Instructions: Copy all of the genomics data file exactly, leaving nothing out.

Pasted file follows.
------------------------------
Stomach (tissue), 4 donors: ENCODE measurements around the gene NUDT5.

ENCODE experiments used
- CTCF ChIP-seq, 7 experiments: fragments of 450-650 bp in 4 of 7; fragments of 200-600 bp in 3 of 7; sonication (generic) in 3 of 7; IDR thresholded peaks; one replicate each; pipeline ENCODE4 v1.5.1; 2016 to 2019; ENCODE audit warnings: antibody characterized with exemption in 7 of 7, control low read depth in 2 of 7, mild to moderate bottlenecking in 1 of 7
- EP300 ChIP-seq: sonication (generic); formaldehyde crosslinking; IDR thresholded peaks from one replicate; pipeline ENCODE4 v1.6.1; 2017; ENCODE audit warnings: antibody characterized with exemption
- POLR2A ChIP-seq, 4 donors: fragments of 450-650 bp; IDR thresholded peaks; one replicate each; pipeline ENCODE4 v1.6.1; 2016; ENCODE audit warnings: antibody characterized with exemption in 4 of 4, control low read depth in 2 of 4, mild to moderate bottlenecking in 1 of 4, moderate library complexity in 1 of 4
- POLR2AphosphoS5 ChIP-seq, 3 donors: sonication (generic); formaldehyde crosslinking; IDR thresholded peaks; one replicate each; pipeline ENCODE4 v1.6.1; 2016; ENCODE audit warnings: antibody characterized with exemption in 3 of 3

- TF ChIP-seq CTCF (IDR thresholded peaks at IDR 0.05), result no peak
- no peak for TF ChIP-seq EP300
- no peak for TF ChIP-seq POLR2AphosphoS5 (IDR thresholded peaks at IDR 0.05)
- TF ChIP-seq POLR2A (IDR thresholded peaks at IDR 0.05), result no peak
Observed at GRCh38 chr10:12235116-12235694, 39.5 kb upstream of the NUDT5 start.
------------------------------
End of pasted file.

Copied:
Stomach (tissue), 4 donors: ENCODE measurements around the gene NUDT5.

ENCODE experiments used
- CTCF ChIP-seq, 7 experiments: fragments of 450-650 bp in 4 of 7; fragments of 200-600 bp in 3 of 7; sonication (generic) in 3 of 7; IDR thresholded peaks; one replicate each; pipeline ENCODE4 v1.5.1; 2016 to 2019; ENCODE audit warnings: antibody characterized with exemption in 7 of 7, control low read depth in 2 of 7, mild to moderate bottlenecking in 1 of 7
- EP300 ChIP-seq: sonication (generic); formaldehyde crosslinking; IDR thresholded peaks from one replicate; pipeline ENCODE4 v1.6.1; 2017; ENCODE audit warnings: antibody characterized with exemption
- POLR2A ChIP-seq, 4 donors: fragments of 450-650 bp; IDR thresholded peaks; one replicate each; pipeline ENCODE4 v1.6.1; 2016; ENCODE audit warnings: antibody characterized with exemption in 4 of 4, control low read depth in 2 of 4, mild to moderate bottlenecking in 1 of 4, moderate library complexity in 1 of 4
- POLR2AphosphoS5 ChIP-seq, 3 donors: sonication (generic); formaldehyde crosslinking; IDR thresholded peaks; one replicate each; pipeline ENCODE4 v1.6.1; 2016; ENCODE audit warnings: antibody characterized with exemption in 3 of 3

- TF ChIP-seq CTCF (IDR thresholded peaks at IDR 0.05), result no peak
- no peak for TF ChIP-seq EP300
- no peak for TF ChIP-seq POLR2AphosphoS5 (IDR thresholded peaks at IDR 0.05)
- TF ChIP-seq POLR2A (IDR thresholded peaks at IDR 0.05), result no peak
Observed at GRCh38 chr10:12235116-12235694, 39.5 kb upstream of the NUDT5 start.